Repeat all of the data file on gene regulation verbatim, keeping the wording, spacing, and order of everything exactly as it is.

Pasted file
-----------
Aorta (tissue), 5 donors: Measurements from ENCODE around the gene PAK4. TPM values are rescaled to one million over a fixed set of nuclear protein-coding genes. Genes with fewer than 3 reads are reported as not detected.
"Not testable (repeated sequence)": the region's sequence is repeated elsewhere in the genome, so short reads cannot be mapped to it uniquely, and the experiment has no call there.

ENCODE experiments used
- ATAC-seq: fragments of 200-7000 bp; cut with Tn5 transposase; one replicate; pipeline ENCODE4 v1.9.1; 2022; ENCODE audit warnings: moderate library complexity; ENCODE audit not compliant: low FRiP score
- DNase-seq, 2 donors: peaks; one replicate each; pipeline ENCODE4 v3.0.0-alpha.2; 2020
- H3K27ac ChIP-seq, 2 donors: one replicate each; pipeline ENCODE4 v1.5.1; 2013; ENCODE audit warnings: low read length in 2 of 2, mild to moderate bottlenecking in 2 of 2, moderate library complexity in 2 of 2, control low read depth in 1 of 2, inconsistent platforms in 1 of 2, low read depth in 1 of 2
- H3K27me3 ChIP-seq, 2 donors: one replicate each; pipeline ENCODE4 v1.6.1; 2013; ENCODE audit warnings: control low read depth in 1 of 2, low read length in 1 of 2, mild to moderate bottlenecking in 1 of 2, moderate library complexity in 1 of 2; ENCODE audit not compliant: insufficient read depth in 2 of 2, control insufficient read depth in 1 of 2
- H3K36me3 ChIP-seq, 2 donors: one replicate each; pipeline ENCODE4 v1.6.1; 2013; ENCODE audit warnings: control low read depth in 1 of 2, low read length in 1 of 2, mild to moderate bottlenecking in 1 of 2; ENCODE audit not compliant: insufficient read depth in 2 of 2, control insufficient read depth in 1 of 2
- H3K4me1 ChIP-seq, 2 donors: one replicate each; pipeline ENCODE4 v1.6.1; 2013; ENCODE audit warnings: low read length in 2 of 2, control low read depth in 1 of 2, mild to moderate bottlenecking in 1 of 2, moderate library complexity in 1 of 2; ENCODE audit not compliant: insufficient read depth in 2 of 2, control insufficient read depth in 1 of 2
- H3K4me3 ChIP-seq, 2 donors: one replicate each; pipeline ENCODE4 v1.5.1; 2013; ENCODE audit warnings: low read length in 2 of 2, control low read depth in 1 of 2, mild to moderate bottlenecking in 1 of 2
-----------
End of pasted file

Aorta (tissue), 5 donors: Measurements from ENCODE around the gene PAK4. TPM values are rescaled to one million over a fixed set of nuclear protein-coding genes. Genes with fewer than 3 reads are reported as not detected.
"Not testable (repeated sequence)": the region's sequence is repeated elsewhere in the genome, so short reads cannot be mapped to it uniquely, and the experiment has no call there.

ENCODE experiments used
- ATAC-seq: fragments of 200-7000 bp; cut with Tn5 transposase; one replicate; pipeline ENCODE4 v1.9.1; 2022; ENCODE audit warnings: moderate library complexity; ENCODE audit not compliant: low FRiP score
- DNase-seq, 2 donors: peaks; one replicate each; pipeline ENCODE4 v3.0.0-alpha.2; 2020
- H3K27ac ChIP-seq, 2 donors: one replicate each; pipeline ENCODE4 v1.5.1; 2013; ENCODE audit warnings: low read length in 2 of 2, mild to moderate bottlenecking in 2 of 2, moderate library complexity in 2 of 2, control low read depth in 1 of 2, inconsistent platforms in 1 of 2, low read depth in 1 of 2
- H3K27me3 ChIP-seq, 2 donors: one replicate each; pipeline ENCODE4 v1.6.1; 2013; ENCODE audit warnings: control low read depth in 1 of 2, low read length in 1 of 2, mild to moderate bottlenecking in 1 of 2, moderate library complexity in 1 of 2; ENCODE audit not compliant: insufficient read depth in 2 of 2, control insufficient read depth in 1 of 2
- H3K36me3 ChIP-seq, 2 donors: one replicate each; pipeline ENCODE4 v1.6.1; 2013; ENCODE audit warnings: control low read depth in 1 of 2, low read length in 1 of 2, mild to moderate bottlenecking in 1 of 2; ENCODE audit not compliant: insufficient read depth in 2 of 2, control insufficient read depth in 1 of 2
- H3K4me1 ChIP-seq, 2 donors: one replicate each; pipeline ENCODE4 v1.6.1; 2013; ENCODE audit warnings: low read length in 2 of 2, control low read depth in 1 of 2, mild to moderate bottlenecking in 1 of 2, moderate library complexity in 1 of 2; ENCODE audit not compliant: insufficient read depth in 2 of 2, control insufficient read depth in 1 of 2
- H3K4me3 ChIP-seq, 2 donors: one replicate each; pipeline ENCODE4 v1.5.1; 2013; ENCODE audit warnings: low read length in 2 of 2, control low read depth in 1 of 2, mild to moderate bottlenecking in 1 of 2